southland - 03 214 6269clutha-catlins - 03 418 0306

Clean Air Loans Invercargill Scheme launches


Clean-air-loansInvercargill's most vulnerable residents and the elderly will be among those able to install cleaner home heating through low interest loans, the proponents of a news scheme say.

Clean Air Loans Invercargill Scheme launched at a ceremony at the Invercargill Fire Station on Friday.

Low interest loans will be available to homeowners within the Invercargill airshed who want to upgrade to approved burners or heat pumps and/or improve their insulation.

Ratepayers who qualify can borrow up to $5000, which will be paid back over a five-year period at a 3.95 per cent interest rate.

The scheme is jointly funded by Environment Southland and the Invercargill City Council, which have allocated $500,000 each per year for the next three years.

The Southland Regional Air Plan decisions were released in October, meaning non-compliant burners and open fires will be phased out during the next 18 years. 

This means many people in the Invercargill and Gore airshed will be required to upgrade their heating.

Environment Southland chairman Ali Timms said in developing the Air Plan, the council had worked hard to achieve a balance between warm homes and improving air quality.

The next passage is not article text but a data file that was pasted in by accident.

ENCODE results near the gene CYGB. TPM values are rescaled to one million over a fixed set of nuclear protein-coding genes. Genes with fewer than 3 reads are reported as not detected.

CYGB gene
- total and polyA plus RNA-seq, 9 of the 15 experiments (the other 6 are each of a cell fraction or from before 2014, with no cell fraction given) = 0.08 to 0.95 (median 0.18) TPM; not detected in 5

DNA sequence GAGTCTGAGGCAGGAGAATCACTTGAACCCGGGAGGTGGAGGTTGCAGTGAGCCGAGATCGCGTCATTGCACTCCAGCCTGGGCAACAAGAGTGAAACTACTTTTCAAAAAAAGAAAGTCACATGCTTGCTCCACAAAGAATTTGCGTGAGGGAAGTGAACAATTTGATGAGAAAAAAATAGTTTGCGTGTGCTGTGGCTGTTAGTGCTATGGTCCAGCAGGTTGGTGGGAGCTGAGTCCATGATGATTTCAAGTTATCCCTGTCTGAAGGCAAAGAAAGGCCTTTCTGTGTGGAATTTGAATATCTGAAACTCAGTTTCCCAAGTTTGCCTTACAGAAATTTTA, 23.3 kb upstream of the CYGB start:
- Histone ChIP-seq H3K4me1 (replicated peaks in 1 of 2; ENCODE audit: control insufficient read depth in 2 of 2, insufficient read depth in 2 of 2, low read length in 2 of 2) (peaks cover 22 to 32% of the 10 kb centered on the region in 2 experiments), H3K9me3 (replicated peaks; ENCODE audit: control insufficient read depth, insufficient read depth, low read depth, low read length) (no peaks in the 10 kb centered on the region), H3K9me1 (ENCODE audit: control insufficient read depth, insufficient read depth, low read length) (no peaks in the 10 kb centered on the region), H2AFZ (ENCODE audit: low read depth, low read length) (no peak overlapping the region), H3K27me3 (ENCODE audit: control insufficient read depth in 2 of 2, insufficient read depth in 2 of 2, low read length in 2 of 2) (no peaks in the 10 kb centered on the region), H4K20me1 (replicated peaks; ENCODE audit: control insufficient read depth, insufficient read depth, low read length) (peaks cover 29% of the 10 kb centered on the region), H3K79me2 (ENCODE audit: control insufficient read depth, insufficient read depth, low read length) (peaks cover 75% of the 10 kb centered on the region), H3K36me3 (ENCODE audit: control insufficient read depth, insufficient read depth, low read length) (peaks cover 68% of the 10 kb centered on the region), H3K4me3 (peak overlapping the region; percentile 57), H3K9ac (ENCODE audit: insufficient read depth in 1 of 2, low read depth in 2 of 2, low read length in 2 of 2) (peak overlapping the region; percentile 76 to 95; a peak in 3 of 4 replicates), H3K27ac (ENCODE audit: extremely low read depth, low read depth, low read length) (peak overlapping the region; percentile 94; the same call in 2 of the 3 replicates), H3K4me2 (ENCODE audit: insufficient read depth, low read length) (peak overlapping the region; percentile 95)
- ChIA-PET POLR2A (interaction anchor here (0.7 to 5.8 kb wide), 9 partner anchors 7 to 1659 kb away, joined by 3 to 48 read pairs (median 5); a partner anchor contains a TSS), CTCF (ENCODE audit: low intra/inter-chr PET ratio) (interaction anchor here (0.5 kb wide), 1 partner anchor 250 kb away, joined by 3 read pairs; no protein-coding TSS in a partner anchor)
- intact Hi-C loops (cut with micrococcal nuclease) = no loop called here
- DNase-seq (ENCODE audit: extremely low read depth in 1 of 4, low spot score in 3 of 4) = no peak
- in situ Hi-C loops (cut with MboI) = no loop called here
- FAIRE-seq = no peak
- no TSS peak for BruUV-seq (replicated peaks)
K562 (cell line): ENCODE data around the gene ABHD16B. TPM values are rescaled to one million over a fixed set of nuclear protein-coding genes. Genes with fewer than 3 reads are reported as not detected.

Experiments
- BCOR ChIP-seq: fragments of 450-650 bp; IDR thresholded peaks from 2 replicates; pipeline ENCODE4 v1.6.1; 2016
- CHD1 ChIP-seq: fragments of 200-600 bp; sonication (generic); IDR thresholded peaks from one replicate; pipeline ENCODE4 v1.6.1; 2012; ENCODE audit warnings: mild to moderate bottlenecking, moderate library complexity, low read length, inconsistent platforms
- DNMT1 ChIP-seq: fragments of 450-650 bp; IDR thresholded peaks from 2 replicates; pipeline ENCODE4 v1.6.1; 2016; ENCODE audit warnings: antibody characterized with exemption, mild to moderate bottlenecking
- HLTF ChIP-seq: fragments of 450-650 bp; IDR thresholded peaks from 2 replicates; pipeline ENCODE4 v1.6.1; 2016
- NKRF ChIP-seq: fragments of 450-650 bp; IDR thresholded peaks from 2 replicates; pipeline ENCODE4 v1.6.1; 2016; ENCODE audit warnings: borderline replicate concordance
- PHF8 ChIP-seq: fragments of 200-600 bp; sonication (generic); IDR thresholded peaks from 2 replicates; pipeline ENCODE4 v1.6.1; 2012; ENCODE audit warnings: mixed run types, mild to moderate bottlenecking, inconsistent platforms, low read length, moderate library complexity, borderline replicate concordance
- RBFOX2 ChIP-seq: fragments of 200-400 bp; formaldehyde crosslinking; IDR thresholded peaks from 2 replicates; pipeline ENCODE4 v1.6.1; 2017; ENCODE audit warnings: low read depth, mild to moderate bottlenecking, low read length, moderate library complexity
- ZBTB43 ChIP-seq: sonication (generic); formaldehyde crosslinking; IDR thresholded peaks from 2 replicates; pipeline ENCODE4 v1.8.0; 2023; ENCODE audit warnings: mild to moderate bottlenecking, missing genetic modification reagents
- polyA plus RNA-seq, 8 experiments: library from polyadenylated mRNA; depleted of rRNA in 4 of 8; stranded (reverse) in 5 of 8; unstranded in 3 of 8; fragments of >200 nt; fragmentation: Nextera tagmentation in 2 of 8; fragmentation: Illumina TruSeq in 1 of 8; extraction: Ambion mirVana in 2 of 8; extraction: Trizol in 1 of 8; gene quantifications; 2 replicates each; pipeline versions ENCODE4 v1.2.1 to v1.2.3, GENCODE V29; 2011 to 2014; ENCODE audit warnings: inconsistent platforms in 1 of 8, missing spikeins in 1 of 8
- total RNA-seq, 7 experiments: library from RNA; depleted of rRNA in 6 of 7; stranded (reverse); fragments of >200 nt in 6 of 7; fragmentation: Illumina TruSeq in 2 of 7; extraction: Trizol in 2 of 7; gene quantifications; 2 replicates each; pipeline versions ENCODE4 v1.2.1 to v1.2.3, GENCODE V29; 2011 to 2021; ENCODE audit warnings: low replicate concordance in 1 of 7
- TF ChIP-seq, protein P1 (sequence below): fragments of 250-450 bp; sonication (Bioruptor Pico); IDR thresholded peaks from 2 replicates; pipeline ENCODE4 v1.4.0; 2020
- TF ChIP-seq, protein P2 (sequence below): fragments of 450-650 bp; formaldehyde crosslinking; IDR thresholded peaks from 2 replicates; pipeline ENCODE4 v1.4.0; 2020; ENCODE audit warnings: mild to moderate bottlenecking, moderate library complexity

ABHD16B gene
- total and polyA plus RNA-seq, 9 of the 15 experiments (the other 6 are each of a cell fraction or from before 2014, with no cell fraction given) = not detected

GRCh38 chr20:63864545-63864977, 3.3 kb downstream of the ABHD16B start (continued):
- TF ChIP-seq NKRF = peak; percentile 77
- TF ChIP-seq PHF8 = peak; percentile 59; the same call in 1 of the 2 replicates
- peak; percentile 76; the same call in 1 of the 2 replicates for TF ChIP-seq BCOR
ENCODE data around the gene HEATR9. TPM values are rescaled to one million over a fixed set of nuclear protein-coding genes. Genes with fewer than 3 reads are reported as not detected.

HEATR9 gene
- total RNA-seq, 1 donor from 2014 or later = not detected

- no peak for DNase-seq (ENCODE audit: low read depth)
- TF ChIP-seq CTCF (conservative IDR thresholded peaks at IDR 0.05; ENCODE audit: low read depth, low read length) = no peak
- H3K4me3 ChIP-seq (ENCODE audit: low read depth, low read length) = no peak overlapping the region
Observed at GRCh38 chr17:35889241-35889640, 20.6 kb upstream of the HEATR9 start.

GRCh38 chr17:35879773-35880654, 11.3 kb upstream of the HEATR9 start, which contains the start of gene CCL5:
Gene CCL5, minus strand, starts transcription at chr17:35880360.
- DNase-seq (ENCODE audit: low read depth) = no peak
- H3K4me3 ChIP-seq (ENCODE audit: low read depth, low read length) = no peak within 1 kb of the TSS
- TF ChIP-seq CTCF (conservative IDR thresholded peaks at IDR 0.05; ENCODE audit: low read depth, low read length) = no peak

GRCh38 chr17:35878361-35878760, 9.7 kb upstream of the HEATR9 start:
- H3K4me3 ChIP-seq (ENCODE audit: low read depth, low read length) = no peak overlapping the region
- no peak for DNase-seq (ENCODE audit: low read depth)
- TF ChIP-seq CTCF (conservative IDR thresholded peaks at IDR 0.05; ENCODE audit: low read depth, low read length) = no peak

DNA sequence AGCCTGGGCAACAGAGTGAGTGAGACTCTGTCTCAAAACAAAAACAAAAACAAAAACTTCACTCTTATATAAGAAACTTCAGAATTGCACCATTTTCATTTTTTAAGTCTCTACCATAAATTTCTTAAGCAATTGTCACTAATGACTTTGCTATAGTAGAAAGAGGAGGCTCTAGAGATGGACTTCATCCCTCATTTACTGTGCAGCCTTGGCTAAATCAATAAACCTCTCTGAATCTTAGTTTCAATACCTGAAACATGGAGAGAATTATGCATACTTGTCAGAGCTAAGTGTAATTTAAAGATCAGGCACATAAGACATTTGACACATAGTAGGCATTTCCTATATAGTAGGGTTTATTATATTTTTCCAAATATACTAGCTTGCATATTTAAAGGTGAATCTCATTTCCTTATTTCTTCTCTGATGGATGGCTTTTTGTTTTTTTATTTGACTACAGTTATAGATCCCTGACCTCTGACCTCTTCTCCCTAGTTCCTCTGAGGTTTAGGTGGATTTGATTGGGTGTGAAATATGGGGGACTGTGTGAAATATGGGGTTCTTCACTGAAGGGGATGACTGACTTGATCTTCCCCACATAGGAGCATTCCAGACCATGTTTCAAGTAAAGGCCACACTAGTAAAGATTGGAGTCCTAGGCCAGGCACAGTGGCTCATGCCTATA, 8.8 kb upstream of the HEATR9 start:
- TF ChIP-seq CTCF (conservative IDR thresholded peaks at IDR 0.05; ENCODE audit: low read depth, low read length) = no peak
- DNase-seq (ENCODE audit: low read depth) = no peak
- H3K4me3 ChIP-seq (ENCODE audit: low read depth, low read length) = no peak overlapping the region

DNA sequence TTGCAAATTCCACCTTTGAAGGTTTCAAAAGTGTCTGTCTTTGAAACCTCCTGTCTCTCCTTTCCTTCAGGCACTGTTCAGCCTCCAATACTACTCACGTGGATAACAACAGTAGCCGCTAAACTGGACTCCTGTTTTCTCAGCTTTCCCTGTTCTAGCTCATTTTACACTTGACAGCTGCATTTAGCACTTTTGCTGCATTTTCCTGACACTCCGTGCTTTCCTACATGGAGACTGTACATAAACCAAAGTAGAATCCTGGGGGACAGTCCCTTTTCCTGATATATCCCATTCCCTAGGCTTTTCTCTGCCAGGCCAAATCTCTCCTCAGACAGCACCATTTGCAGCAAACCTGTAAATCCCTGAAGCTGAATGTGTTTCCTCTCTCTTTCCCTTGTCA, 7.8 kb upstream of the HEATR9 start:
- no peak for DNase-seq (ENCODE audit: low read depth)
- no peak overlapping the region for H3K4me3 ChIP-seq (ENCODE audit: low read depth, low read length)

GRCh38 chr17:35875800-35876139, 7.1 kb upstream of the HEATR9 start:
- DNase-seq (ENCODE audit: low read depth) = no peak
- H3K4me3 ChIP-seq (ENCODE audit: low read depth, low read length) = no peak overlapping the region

"We all want to breathe clean air, but we understand that making the necessary changes to home heating isn't easy."

The loan scheme would help people to make the change to cleaner heating, she said.

While the scheme only incorporated the Invercargill airshed, Timms was hopeful the Gore airshed would come on board.

Environment Southland had been talking to the Gore District Council about including a similar scheme in the council's annual plan for 2016-2017, she said.

"I'm hoping the residents of Gore support this proposal."

Invercargill Mayor Tim Shadbolt said city councillors were concerned about the potential impact of the clean air rules on some of the city's most vulnerable residents, especially the elderly and others who rely on non-approved heating sources for warmth.

The council's main priority was insulation and improving the housing stock of the city, he said.

The city council had agreed to fund the Clean Air Loans Scheme and also to allow low interest loans to be charged to individual ratepayers because, while air quality was important, it was vital people should not suffer during Invercargill's cold winters.

Awarua Synergy will administer the scheme as service providers for the Southland Warm Homes Trust.

Awarua Synergy manager Sumaria Beaton said anybody who lived within the Invercargill airshed and had a non-compliant burner or open fire in their main living room could apply if they were an Invercargill City Council ratepayer and did not have any rates in arrears.

As part of the application process, the team from Awarua Synergy will work with the homeowner to establish the most efficient and effective form of clean heating for their home.

"Every house and every family's needs and lifestyles are different and we need to find a heat source that will give them the best result," she said.